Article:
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Dimensional Analysis and Temperature Conversion

Date: 04/13/2002 at 20:12:24
From: Kevin McGushin
Subject: Can't cross multiply for temperature conversion

Dr. Math,

I am having some confusion on the properties of cross multiplication 
and metric conversion. I understand that you can use cross 
multiplication to find how many centimeters equal a certain number of 
inches - for instance 1 inch = 2.54 cm, so if I want to find how many 
centimeters are in 5 inches, I can just cross multiply 5 x 2.54 to 
find that there are 12.7 cm in 5 inches. 

However I get confused when I apply the same logic when trying to 
convert from Celsius to Farenheit, or vice versa. It does not work the 
same way. For instance if I am trying to convert 95F to Celsius, why 
can't I multiply 95 by 100 and divide by 212 to get 44.8 C? This is 
wrong because 95 degrees F is actually equal to 35C. Why does this not 

Thank you.

Date: 04/13/2002 at 22:44:01
From: Doctor Peterson
Subject: Re: Can't cross multiply for temperature conversion

Hi, Kevin.

I'm not familiar with cross-multiplying for unit conversion, or at 
least with calling it that; my preferred way to explain the conversion 
is "dimensional analysis," in which we include the units in fractions 
(as if they were algebraic variables) and make sure we multiply in a 
way that cancels them out. For example, 5 inches is

               2.54 cm
    5 inches * ------- = 12.7 cm
               1 inch

where we multiply by a fraction equal to one (because 2.54 cm and 1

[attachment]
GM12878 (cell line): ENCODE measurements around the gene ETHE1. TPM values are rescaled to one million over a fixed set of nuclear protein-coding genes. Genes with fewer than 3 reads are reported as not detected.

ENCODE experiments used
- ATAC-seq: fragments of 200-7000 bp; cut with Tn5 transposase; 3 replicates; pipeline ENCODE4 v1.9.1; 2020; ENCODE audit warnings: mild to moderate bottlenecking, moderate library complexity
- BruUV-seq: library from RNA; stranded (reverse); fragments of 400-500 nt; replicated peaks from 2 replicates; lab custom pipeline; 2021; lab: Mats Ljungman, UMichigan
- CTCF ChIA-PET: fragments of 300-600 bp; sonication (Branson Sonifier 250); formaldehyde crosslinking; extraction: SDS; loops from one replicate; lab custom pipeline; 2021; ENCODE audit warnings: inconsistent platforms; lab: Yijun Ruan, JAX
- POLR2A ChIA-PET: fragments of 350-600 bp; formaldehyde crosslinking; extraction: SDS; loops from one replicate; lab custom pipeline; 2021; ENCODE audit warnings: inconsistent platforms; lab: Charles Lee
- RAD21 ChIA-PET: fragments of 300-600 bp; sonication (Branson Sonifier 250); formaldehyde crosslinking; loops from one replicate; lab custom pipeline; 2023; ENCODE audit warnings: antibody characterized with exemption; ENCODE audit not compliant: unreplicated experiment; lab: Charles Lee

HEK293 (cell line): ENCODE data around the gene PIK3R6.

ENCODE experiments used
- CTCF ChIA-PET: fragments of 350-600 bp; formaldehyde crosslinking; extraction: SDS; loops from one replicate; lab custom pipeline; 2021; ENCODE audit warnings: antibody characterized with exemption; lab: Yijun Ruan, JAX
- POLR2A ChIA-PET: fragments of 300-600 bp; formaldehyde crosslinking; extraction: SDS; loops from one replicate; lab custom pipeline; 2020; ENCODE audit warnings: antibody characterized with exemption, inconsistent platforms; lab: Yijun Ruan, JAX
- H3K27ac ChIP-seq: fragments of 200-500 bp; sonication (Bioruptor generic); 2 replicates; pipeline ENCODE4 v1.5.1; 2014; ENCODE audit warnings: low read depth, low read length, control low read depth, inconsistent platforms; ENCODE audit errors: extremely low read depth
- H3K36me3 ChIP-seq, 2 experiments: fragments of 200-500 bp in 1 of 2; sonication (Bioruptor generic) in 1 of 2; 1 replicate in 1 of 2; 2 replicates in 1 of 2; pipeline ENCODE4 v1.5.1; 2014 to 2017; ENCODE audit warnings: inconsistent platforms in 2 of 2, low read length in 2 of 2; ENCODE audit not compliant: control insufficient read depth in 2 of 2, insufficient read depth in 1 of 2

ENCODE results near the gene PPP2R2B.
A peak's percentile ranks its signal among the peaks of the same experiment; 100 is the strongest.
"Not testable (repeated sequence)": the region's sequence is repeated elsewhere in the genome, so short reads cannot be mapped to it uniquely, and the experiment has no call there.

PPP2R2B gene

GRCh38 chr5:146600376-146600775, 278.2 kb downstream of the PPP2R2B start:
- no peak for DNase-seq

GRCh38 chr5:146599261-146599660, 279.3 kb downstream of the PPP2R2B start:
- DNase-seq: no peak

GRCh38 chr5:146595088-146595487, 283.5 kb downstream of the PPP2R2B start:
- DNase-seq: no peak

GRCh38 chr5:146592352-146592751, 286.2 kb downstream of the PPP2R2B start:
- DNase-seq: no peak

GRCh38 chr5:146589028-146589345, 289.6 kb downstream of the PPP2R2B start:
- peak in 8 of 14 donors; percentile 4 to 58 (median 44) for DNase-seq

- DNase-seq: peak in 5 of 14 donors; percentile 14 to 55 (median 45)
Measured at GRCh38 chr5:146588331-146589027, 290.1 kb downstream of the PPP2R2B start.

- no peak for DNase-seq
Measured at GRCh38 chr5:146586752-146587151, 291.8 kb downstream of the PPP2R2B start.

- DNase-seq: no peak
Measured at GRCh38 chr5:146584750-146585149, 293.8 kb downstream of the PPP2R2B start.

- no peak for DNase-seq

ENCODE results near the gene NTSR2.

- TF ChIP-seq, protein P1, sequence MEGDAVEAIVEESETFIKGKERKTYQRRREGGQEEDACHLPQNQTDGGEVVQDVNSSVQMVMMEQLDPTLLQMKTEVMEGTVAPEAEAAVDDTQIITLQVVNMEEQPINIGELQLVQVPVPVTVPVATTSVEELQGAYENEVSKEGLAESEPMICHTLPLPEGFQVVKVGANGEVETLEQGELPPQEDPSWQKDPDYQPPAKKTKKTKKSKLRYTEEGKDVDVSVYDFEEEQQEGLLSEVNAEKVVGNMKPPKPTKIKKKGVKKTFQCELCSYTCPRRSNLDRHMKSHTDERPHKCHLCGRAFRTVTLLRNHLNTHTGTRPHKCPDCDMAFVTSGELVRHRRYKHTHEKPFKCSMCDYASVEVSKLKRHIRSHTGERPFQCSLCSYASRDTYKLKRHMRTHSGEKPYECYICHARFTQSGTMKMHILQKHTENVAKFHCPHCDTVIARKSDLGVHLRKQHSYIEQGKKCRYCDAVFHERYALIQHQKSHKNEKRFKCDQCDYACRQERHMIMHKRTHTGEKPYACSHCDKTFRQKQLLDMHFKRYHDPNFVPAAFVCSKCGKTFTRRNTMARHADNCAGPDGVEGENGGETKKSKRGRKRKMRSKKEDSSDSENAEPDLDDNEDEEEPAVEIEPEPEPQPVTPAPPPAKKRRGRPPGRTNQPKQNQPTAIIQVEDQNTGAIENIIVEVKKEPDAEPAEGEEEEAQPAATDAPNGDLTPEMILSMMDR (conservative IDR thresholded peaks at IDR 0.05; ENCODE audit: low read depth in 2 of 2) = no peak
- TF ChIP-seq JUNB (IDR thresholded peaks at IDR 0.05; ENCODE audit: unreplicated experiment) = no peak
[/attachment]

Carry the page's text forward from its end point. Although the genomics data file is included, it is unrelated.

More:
inch are the same thing), and "inches" cancels out.

But when we convert Celsius to Fahrenheit, we are not only changing 
units, but also changing the starting point for our scale. For the 
unit, a difference of 180 degrees F (from 32 to 212) is the same as 
100 degrees C (from 0 to 100), so we can multiply by

    180 degF
    100 degC

But that doesn't deal with the fact that the two scales do not have 
zero at the same place. So after we have adjusted the _size_ of the 
unit this way, we have to fix the _starting point_ by recognizing that 
the Fahrenheit temperature is that many Fahrenheit degrees _above 32_ 
rather than above 0. So the temperature is

             180 degF
    X degC * -------- + 32 degF = (9/5 X + 32) degF
             100 degC

In reverse, given a Fahrenheit temperature, we have to first find how 
far it is from freezing by subtracting 32, and then change the unit:

                         100 degC
    (X degF - 32 degF) * -------- = (X - 32)*5/9 degC
                         180 degF

I hope that helps clarify what is going on here.

- Doctor Peterson, The Math Forum 
Associated Topics:
Middle School Temperature

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